South Korea indicts 100 people over safety scandals
South Korea has indicted 100 people of corruption and forgery in the scandal over fake safety certifications for parts in its nuclear reactors, authorities said on October 3. The people are from Korea Hydro and Nuclear Power Co (KHNP − which operates the nation's 23 nuclear reactors), from parts suppliers, and from certifiers. A vice president at Korea Electric Power Corp. (KEPCO) and a former KHNP chief executive face bribery charges.
The scandal broke last November after the country's energy ministry ordered the shutdown of two reactors after admissions that eight unnamed firms that supplied parts had faked certificates covering thousands of nuclear power components from 2003 to 2012, affecting at least five reactors. Then in May, it was revealed that four other reactors had components (safety-related control cabling) with forged documentation, prompting the shut down of two reactors for about four months for replacements. Currently, six of the country's 23 reactors are off-line either because of the scandal or scheduled outages.
According to the government's policy coordination ministry, 277 out of 22,000 documents of tests on components at 20 reactors were found to be forged. Of 218,000 documents examined for a further eight units, including five under construction, a total of 2,010 were found to be falsified.
The scandal continues to widen. On October 16, KHNP revealed that control cables at two reactors under construction − Shin Kori 3 and 4 − failed a re-evaluation. Completion of these reactors has been put back by 6−12 months.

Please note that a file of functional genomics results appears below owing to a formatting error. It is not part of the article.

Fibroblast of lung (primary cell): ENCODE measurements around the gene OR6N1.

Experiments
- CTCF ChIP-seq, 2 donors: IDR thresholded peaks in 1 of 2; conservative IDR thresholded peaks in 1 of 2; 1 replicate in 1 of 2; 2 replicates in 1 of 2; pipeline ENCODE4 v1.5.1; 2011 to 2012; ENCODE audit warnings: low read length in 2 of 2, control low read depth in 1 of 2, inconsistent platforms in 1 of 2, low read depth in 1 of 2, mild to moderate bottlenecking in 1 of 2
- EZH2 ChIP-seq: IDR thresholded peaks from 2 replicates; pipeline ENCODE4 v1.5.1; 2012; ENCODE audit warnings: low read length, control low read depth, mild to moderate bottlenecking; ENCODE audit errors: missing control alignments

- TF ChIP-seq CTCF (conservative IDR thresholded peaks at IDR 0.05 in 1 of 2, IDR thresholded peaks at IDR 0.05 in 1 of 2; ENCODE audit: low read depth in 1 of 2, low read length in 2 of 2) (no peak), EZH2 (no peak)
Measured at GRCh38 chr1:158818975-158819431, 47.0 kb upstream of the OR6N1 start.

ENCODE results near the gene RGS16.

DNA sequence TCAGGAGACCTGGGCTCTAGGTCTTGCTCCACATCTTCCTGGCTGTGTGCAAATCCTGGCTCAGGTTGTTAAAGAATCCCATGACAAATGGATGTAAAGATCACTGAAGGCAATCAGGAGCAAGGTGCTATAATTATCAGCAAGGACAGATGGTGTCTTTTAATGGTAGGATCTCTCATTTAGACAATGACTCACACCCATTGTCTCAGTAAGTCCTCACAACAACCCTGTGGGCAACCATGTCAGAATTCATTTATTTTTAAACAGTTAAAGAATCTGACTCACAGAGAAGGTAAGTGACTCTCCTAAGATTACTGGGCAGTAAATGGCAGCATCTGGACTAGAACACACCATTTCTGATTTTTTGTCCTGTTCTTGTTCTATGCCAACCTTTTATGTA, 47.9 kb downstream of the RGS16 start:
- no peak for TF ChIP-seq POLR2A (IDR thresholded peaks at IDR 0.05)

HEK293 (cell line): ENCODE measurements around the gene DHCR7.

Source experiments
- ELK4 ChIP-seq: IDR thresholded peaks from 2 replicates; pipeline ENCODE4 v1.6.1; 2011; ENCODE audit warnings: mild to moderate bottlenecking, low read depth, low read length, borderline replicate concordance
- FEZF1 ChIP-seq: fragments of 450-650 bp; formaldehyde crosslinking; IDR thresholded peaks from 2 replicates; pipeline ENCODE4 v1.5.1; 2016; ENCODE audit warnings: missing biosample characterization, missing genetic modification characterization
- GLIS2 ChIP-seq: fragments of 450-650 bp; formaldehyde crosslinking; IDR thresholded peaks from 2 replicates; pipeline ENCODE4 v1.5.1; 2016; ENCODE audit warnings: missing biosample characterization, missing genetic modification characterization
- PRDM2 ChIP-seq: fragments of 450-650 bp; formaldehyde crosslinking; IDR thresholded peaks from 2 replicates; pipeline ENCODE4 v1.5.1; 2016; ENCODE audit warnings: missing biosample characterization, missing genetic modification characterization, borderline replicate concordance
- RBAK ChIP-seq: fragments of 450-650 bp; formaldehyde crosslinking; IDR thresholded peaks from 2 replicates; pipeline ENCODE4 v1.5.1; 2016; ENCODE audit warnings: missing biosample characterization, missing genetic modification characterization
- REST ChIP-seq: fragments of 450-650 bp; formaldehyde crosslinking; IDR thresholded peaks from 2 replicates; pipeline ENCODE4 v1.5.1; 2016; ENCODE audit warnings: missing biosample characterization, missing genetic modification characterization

Park Young-June, a former deputy minister in charge of energy, has been charged with accepting 50 million won (US$45,000) bribes in 2010 in return for favouring a constructor bidding for a nuclear reactor contract. He is also charged with taking money from Kim Jong-Shin, the one-time chief of KHNP.
In late September, new KHNP chief executive Cho Seok issued a public apology. "Our domestic nuclear project is facing the utmost crisis," he said, adding that public trust had "hit the ground" because of Fukushima and the corruption issues in Korea.
The Atomic Power Review website provides a useful summary of recent events:
"In terms of "will parts with faked certificates actually work," the answer appears in at least one case to be "no," and "do parts supplied under these bribery-induced contracts meet specs," the answer also appears to be "no." Much else has developed in the interim. Let's detail developments in recent times, since it was announced that about 100 people had been indicted overall in the scandal ...
- In early October, it was found that eight nuclear cable suppliers were price fixing; a fine was imposed and a case referred to prosecutors.
- The cable makers were found to have been paying very high dividends − and it was noted that the fine amount was insignificant to deter the practice when compared with the profit derived from a successful bid.
- A large number of faked testing results were discovered in connection with investigation into the corruption scandal, including 277 used to cover parts at operating plants.
- Suspect cables have failed inspections at two reactor plants.
- On October 17 it was revealed that the Korean Government would sue LS Group, which owns JS Cable − the major culprit in supply of suspect cables.
- Another piece hinted that LS Group might sue Korea Hydro & Nuclear Power.
- On October 22, Korea Hydro & Nuclear Power confirmed it would sue LS Group for very significant amounts in damages."
On October 13, a government working group recommended that nuclear power capacity be kept between 22−29% of total electricity generation by 2035, well below existing plans to grow the sector to 41% in less than 20 years. The government will hold public hearings to decide whether to back the recommendation before finalising its policy in December.
See also Nuclear Monitor #765, 1 Aug 2013, 'South Korea: Nuclear scandal widens'